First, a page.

So we worshipped the Gods of the Market Who promised these beautiful things.

        When the Cambrian measures were forming, They promised perpetual peace.
        They swore, if we gave them our weapons, that the wars of the tribes would cease.
        But when we disarmed They sold us and delivered us bound to our foe,
        And the Gods of the Copybook Headings said: “Stick to the Devil you know.”

        On the first Feminian Sandstones we were promised the Fuller Life
        (Which started by loving our neighbour and ended by loving his wife)
        Till our women had no more children and the men lost reason and faith,
        And the Gods of the Copybook Headings said: “The Wages of Sin is Death.”

        In the Carboniferous Epoch we were promised abundance for all,
        By robbing selected Peter to pay for collective Paul;
        But, though we had plenty of money, there was nothing our money could buy,
        And the Gods of the Copybook Headings said: “If you don’t work you die.”

        Then the Gods of the Market tumbled, and their smooth-tongued wizards withdrew
        And the hearts of the meanest were humbled and began to believe it was true
        That All is not Gold that Glitters, and Two and Two make Four
        And the Gods of the Copybook Headings limped up to explain it once more.

        As it will be in the future, it was at the birth of Man
        There are only four things certain since Social Progress began.
        That the Dog returns to his Vomit and the Sow returns to her Mire,
        And the burnt Fool’s bandaged finger goes wabbling back to the Fire;

        And that after this is accomplished, and the brave new world begins
        When all men are paid for existing and no man must pay for his sins,
        As surely as Water will wet us, as surely as Fire will burn,
        The Gods of the Copybook Headings with terror and slaughter return!


      2. Andimac
        She is their target seat and number one choice, Rennie will do anything to get elected again. I’ve seen how the Scottish Lib Dems work and she is one of Rennie’s pets. Why is she even standing here when her Tory MP husband lives and represents an English Constituency, not planning on spending much time in East Dumbarton is suspect. I can’t stand her.

        Thanks for commenting.


  11. Danny and Jake:

    I wrote a reply to you and it disappeared. Thanks a bunch WordPress.

    More or less it said that I enjoyed your debate there.

    I’m terrified of what is going to happen. 40+ years of EU-inspired legislation is going to be repealed and bits of it are going to be added to UK legislation. But as Jake says, no scrutiny, no democratic process. MPs won’t see it.

    It will be done by statutory instrument, one of the ways that the barely democratic House of Commons gets around scrutiny. (Another being a Privy Council, which requires only three members to be quorate.)

    It is probable that in all of this Scotland and Wales will lose powers which used to be part of their remit. In for example farming and fishing. The EU part of the control will revert to Westminster.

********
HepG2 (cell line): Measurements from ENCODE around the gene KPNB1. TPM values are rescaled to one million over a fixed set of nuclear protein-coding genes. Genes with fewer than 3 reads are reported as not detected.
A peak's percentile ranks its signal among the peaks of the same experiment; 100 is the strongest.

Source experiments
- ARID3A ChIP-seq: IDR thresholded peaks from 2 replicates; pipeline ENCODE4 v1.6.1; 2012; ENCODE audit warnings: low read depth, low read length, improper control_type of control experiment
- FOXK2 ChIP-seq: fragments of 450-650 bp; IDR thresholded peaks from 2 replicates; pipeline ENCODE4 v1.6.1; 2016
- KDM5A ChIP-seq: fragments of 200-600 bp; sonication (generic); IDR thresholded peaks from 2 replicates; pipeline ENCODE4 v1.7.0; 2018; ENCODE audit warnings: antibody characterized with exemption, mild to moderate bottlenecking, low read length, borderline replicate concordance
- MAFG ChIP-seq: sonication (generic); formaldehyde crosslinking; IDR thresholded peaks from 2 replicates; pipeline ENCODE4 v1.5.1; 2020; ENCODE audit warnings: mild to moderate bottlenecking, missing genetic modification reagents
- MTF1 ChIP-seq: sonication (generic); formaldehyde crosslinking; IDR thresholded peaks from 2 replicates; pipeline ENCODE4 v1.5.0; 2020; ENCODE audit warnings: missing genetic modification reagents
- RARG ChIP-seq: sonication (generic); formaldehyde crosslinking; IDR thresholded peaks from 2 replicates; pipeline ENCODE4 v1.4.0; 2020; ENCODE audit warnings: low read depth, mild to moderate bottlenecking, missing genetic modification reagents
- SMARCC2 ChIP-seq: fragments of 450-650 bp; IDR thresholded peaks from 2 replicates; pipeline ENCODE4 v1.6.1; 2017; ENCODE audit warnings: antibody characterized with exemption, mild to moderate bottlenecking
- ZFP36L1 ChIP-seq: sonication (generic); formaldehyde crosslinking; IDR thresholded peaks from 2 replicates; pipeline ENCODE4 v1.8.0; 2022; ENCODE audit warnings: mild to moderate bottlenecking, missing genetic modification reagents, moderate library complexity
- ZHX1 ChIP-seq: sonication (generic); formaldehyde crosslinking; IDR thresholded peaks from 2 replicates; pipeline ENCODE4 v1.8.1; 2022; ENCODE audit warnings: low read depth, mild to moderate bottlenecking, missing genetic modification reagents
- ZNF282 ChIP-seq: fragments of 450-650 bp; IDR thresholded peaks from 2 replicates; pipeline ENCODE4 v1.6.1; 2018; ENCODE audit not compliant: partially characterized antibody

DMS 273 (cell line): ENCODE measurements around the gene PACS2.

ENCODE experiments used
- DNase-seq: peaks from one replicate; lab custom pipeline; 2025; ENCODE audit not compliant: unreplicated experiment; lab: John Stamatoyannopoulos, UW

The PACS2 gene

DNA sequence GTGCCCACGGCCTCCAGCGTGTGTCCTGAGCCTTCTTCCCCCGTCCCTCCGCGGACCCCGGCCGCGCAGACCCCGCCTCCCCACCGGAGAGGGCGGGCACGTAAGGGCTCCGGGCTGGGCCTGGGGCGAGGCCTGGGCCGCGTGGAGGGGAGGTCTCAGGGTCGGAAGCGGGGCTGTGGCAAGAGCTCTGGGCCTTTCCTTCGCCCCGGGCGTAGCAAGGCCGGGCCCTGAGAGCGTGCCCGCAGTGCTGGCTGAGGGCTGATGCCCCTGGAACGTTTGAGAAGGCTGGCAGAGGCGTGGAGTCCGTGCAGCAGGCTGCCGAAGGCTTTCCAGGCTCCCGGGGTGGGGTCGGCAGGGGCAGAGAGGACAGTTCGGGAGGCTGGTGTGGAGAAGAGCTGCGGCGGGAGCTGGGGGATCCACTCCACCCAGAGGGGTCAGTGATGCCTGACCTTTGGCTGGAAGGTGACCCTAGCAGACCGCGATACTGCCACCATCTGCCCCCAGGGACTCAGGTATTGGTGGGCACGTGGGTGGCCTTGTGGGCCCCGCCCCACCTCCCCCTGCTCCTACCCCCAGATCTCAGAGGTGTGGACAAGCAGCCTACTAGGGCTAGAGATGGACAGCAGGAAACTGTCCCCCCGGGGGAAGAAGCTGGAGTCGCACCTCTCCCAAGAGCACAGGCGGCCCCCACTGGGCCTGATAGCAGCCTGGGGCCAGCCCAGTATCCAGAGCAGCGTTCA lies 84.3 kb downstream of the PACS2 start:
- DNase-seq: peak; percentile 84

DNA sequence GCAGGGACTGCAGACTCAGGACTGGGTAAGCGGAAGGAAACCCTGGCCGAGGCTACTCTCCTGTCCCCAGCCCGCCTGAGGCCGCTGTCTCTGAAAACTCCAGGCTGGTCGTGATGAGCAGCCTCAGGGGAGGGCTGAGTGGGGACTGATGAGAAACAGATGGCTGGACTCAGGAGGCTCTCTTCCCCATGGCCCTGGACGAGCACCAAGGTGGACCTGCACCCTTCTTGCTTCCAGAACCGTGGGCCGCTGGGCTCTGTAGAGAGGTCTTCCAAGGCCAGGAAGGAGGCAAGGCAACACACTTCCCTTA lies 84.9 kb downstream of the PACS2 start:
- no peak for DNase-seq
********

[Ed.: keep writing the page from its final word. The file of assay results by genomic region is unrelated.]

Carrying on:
Scotland will become less powerful. Decisions will be made in London by a majority of English MPs on our farming, about which they know absolutely NOTHING.

    I’ve no problems with the government being extremely harsh on terrorists. But I worry about May getting her hands on our Human Rights. She herself is an incompetent. Her tenure in the Home Office saw catastrophic decisions made. In my mind there is no doubt that she tried to cover up the sex scandals that affected the high and mighty. Either that of she truly is the most incompetent minister that ever took office.

    The power that will be in the hands of this woman is fantastic. And she falls over backwards for tyrants like the Saudis, Erdogan, Netanyahu, and the orange faced moron, Trump.

    Hopefully, there will be a way of retaining our citizenship of the EU, even if it means paying for it. At least that way of things get too bad we can escape and claim asylum in Ireland or France, or somewhere else civilised.


    1. Jake,
      Thanks for The Gods of the Copybook Headings. With apologies to Rudyard Kipling, I’ll add a wee coda-

      As surely as fish swim in water, as surely as birds fly in air
      As surely as Labour are clueless, as surely as Tories don’t care
      As surely as LibDems betray you for position, status and cash
      The Gods of the Copybook Headings laugh at us,and will ‘til the Sun burns to ash.


  12. Tris……Rest assured that BOTH of your comments got through for me. The first one at the end of my last comment on the thread with Jake, and the second one after the comment by Grumpyscottishman.

    I can understand the concern about what May could do. I must study this matter of “statutory instruments” that can be used to do things without parliamentary debate. On that basis the situation would seem to be worse than simply not having a constitution and bill of rights. I had assumed that anything would require debate and a vote in parliament at least.

    There was of course also great fear when our own right wing populist demagogue was surprisingly elected. Fearful even WITH the office of president effectively inferior in domestic matters to Congress, and also hamstrung fourteen ways from Sunday by the Constitution and Bill of Rights. It is sometimes comforting that Washington more often than not manages to do absolutely NOTHING. 😉

    Liked by 1 person